I absolutely love living history museums, and had planned to spend several hours at the sight, but we ended up cutting our visit short because our B & B in Bath had requested an earlier arrival. We will definitely be coming back on our next visit to explore it further. The Holly Villa Guest House in Bath:
We stayed at this bed and breakfast for four nights. Things we liked: The room was very clean, the bathroom was much larger than you would expect for this type of lodging, the gardens of the B & B were well tended, and the location was a quick ten minute walk into the center of Bath. Things we didn’t like: the owner‘s personalities. On the day we arrived, we called to confirm our reservation from South Wales, were we had spent the night. We had already relayed and confirmed via email the time that we would arrive, but over the phone, Keith explained we would need to arrive a few hours earlier, as they were planning out going out to dinner. This was somewhat irritating as we had a whole day of sightseeing planned in Wales, and we ended up having to cut our time short at some
of the sights we visited in order to get to the Holly Villa by their required time. However, we never made an issue of this with the owners as we did not want to complain. When we left our room one morning to go sightseeing, Mike accidentally left the fan on. When we came back that night, Jill scolded us for leaving the fan on, explaining that her electricity rates were already expensive enough, and that leaving the fan on didn‘t help. We apologized, but she didn’t seem to care (or realize) that it was only an accident. Due to tours we had signed up for with Mad Max (see below), we missed two breakfast meals as we had to leave quite early in the morning. After the first time occurred, Keith questioned why we hadn’t come to him and let him know that we needed an earlier breakfast time. We hadn’t thought of doing that, as we didn’t really mind missing breakfast. So, two days later when we took the second Mad Max tour, we made an effort to contact Keith the night before to ask if he could have breakfast ready earlier. We knocked on their door for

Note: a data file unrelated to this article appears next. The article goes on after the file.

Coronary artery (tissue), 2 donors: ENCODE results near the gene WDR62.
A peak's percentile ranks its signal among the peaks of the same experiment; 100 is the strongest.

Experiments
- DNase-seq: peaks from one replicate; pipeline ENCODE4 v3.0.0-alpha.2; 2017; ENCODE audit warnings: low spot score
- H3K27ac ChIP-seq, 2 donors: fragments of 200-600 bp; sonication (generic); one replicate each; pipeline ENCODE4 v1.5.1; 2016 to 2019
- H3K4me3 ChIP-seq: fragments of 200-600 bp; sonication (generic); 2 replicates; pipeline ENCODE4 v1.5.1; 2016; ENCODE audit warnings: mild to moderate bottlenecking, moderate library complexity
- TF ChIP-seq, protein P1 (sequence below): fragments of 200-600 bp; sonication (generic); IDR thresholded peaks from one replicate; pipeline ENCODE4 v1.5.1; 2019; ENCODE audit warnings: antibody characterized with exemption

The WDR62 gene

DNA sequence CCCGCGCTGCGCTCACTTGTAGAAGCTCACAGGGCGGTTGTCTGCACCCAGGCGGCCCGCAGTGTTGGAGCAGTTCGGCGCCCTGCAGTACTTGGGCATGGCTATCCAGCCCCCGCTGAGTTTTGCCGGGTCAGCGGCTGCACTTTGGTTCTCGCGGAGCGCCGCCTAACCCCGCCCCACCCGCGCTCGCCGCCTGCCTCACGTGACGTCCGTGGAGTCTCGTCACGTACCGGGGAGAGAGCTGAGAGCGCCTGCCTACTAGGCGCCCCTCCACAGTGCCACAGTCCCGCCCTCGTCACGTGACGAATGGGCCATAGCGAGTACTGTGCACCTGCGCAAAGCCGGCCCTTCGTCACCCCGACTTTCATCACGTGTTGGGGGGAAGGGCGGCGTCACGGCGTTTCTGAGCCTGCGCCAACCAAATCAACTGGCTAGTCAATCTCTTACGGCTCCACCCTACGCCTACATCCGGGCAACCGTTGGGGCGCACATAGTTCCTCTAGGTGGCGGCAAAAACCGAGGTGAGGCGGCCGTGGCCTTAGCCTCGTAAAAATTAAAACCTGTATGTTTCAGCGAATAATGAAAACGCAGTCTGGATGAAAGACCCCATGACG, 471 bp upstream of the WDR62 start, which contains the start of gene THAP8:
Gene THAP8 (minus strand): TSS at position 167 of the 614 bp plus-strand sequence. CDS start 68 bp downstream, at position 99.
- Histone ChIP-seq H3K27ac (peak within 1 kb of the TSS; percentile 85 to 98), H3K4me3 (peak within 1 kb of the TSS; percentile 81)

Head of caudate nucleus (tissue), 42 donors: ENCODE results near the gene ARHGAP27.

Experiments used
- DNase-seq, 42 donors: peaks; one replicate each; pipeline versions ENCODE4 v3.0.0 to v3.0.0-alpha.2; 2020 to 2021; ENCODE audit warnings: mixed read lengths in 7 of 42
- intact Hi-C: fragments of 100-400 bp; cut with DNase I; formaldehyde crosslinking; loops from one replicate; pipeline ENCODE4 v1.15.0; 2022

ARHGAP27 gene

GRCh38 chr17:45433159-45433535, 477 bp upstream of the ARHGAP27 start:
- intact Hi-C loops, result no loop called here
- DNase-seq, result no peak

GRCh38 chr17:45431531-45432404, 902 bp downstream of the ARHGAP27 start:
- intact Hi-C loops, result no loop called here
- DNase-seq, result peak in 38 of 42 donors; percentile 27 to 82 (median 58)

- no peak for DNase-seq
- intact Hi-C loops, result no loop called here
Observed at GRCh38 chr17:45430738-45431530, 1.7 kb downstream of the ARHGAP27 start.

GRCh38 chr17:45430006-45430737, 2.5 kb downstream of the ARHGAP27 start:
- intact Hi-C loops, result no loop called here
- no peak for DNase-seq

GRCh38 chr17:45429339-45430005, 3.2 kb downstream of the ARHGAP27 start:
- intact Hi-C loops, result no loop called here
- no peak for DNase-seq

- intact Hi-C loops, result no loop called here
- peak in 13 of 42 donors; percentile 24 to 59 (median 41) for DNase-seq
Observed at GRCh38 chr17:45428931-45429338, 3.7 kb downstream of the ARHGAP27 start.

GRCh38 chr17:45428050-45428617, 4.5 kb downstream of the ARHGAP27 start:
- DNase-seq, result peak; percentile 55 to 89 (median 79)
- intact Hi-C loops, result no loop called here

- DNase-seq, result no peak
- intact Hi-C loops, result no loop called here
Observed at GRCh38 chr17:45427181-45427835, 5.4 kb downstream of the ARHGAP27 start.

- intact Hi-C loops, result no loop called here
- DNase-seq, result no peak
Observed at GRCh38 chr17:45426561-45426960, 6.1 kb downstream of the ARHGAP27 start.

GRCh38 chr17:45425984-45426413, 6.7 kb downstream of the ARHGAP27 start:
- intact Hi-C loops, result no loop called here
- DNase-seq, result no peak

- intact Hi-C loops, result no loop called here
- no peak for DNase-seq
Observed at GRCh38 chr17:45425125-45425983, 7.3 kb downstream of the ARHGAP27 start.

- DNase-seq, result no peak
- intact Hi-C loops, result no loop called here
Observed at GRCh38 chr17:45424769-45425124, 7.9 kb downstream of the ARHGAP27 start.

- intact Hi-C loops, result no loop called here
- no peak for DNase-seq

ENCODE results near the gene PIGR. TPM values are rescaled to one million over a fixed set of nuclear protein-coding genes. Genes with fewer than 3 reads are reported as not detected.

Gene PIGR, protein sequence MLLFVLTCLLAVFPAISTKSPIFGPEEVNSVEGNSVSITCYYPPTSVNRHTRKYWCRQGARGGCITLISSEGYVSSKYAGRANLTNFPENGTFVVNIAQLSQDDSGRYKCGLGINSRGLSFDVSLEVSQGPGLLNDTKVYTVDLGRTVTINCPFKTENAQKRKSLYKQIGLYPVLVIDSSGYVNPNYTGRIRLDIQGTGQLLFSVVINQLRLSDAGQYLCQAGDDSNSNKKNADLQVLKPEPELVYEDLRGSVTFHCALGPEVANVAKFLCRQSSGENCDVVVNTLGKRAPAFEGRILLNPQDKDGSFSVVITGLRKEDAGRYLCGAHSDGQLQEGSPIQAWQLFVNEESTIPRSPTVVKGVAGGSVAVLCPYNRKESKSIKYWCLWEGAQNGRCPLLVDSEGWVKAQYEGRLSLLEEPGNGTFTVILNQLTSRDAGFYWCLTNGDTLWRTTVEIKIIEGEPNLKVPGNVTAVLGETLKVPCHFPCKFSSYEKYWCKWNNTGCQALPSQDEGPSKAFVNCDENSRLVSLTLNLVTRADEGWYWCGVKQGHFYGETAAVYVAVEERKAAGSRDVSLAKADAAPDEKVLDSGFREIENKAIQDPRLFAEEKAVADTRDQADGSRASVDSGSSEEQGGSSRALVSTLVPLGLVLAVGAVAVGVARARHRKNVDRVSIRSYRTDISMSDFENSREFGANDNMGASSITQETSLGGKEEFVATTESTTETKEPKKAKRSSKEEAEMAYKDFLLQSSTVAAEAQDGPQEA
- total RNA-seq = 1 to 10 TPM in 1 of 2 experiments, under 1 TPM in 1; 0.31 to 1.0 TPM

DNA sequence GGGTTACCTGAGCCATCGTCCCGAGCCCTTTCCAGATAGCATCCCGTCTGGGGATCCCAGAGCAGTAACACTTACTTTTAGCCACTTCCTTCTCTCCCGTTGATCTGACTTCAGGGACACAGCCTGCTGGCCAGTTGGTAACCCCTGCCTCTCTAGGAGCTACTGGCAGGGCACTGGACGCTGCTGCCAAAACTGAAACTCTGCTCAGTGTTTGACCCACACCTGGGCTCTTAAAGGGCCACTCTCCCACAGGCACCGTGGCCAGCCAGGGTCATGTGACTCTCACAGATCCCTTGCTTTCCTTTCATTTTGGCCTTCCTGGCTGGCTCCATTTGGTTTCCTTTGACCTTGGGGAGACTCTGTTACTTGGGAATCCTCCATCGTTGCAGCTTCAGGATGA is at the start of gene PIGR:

quite a long time, and they never responded. Keith seemed quite offended the next day when we left without eating breakfast. We didn’t really understand what the big deal was. This is probably one of the few places we would not stay at again. Bath:
Aside from London, Bath was the city I was most looking forward to visiting on our trip to England. The entire city became a World Heritage Site in 1987, which is quite an honor and feat. The gorgeous and elegant city is famous for it's plethora of Georgian architecture, most of which was designed using the creamy bath stone. I am an avid history buff, but the time period I am most intrigued by is the Georgian era, so I was barely able to contain my excitement when we decided we would spend a good part of our trip here. We spent one full day touring the city, and two other days taking tours of the countryside with Mad Max Tours.
On our first night in Bath, we opted to participate in one of the free walking tours of Bath, which are put on at no cost by the Mayor of Bath Honorary Guides. The
tour departed from outside the main entrance of the pump room and lasted for two hours. Our volunteer guide loved to talk but was also quite witty and provided us detailed information about life in Bath during the Georgian era as we walked through a large portion of the city. I highly recommend this free walking tour for anyone who visits Bath. Bath Abbey: